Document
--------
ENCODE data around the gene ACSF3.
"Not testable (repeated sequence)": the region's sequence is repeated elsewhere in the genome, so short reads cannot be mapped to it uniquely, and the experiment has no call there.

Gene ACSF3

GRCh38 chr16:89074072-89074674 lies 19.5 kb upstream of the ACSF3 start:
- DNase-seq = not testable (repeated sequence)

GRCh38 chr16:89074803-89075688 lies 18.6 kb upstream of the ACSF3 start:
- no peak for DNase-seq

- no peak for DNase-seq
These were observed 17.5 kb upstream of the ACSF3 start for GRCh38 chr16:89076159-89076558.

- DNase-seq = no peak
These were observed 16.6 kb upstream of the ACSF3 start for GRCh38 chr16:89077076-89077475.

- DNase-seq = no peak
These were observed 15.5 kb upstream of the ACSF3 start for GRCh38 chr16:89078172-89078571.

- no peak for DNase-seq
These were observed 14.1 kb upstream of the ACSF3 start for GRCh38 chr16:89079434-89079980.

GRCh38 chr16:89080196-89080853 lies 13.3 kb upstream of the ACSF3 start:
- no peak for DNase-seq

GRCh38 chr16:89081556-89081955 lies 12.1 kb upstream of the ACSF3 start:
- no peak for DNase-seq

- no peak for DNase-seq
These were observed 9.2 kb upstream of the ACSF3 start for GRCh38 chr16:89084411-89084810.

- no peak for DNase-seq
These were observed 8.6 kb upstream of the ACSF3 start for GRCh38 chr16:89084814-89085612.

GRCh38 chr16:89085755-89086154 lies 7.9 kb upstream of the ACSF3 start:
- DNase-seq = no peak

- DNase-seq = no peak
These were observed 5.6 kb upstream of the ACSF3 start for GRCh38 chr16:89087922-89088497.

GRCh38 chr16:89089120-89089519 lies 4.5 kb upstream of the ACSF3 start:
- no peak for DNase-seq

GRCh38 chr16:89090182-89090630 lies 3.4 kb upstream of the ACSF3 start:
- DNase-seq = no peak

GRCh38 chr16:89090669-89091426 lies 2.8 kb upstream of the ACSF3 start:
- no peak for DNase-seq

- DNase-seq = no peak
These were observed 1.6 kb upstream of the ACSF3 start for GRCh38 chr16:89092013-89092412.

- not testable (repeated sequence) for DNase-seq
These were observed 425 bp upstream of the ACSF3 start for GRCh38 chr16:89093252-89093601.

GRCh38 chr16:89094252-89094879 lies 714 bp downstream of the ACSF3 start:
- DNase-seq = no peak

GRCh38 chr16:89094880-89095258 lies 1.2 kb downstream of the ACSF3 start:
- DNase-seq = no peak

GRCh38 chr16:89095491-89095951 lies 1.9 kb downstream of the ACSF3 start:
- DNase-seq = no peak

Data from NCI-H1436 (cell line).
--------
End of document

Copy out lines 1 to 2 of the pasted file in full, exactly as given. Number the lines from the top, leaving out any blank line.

ENCODE data around the gene ACSF3.
"Not testable (repeated sequence)": the region's sequence is repeated elsewhere in the genome, so short reads cannot be mapped to it uniquely, and the experiment has no call there.